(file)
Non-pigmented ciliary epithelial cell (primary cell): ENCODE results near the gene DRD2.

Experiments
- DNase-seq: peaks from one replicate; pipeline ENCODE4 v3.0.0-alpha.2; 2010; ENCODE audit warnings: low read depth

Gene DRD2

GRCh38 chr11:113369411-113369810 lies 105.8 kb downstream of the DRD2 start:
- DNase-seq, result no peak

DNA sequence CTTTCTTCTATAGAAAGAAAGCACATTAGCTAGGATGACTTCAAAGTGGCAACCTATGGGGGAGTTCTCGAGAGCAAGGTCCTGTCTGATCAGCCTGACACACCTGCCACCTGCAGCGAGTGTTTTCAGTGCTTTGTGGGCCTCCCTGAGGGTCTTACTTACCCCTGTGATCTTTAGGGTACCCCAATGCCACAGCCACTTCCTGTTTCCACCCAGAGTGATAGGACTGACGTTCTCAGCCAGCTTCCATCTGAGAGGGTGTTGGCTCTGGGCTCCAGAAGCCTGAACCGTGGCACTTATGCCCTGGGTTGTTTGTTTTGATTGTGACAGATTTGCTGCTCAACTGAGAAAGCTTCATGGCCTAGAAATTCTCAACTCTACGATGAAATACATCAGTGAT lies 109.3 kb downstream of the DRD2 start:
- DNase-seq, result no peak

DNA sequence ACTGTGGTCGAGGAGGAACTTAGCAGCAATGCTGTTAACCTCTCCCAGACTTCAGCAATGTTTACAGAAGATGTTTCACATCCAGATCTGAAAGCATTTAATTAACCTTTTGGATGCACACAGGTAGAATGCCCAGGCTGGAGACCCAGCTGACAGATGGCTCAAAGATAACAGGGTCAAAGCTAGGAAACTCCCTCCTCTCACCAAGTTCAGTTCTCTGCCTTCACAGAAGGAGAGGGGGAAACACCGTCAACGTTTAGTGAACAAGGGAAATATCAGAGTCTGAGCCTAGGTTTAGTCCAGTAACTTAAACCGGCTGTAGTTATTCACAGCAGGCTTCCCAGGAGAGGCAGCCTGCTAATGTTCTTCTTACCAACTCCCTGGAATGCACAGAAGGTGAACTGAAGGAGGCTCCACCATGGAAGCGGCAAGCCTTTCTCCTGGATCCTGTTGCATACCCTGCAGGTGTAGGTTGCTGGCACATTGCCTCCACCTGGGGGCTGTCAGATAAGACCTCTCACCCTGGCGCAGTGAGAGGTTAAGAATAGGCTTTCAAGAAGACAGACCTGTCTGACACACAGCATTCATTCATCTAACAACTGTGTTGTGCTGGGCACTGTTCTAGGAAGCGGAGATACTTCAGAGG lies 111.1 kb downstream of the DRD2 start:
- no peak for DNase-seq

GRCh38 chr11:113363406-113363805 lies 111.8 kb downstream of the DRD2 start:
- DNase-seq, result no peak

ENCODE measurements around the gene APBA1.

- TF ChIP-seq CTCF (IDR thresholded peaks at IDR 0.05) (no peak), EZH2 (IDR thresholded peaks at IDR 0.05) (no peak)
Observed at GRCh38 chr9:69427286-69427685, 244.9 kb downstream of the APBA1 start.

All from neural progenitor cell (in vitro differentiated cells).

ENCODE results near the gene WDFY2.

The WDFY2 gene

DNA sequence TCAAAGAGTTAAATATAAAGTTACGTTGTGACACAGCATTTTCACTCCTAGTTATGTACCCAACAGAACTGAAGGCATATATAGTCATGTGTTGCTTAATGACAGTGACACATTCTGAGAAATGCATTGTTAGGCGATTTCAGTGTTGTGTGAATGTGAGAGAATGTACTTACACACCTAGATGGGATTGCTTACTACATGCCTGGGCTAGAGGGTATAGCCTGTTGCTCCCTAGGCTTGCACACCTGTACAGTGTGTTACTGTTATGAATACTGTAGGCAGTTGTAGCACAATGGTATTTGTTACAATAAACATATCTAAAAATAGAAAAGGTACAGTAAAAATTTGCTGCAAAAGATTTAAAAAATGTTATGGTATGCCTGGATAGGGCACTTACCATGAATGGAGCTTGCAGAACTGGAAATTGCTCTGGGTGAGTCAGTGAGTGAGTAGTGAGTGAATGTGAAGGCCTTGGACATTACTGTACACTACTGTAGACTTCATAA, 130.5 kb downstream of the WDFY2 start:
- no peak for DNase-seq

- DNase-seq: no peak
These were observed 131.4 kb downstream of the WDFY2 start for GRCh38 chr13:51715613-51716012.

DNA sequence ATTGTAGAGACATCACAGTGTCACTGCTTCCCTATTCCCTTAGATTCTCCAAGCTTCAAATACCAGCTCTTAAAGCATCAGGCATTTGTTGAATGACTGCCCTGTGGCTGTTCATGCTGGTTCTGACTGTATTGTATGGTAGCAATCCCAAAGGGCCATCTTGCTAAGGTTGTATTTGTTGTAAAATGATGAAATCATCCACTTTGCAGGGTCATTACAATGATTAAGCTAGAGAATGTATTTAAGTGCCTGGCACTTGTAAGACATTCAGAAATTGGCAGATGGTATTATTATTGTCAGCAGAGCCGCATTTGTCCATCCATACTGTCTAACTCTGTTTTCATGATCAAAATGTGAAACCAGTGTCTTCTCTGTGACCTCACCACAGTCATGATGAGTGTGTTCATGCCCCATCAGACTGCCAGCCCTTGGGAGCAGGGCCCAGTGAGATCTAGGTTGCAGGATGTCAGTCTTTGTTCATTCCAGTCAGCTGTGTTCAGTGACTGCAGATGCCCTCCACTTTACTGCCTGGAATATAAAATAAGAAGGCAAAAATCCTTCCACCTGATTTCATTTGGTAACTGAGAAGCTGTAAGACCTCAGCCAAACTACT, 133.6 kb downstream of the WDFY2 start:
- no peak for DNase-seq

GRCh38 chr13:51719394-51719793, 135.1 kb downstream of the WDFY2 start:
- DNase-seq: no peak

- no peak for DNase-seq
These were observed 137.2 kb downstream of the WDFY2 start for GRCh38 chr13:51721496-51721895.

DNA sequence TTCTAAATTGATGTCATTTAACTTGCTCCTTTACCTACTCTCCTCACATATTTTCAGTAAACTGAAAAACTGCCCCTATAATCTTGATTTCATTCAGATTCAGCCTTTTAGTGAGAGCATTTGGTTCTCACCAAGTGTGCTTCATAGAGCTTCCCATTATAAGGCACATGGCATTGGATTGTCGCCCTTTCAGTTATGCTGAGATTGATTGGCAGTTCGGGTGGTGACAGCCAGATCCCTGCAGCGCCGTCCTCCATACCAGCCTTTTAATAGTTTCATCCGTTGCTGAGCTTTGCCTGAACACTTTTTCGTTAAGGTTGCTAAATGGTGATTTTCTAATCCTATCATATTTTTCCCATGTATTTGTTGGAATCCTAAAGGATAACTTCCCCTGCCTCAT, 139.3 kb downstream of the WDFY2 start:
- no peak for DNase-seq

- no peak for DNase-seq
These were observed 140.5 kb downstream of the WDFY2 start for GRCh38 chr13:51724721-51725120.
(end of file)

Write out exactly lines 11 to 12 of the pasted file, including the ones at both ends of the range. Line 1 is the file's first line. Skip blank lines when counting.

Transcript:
GRCh38 chr11:113363406-113363805 lies 111.8 kb downstream of the DRD2 start:
- DNase-seq, result no peak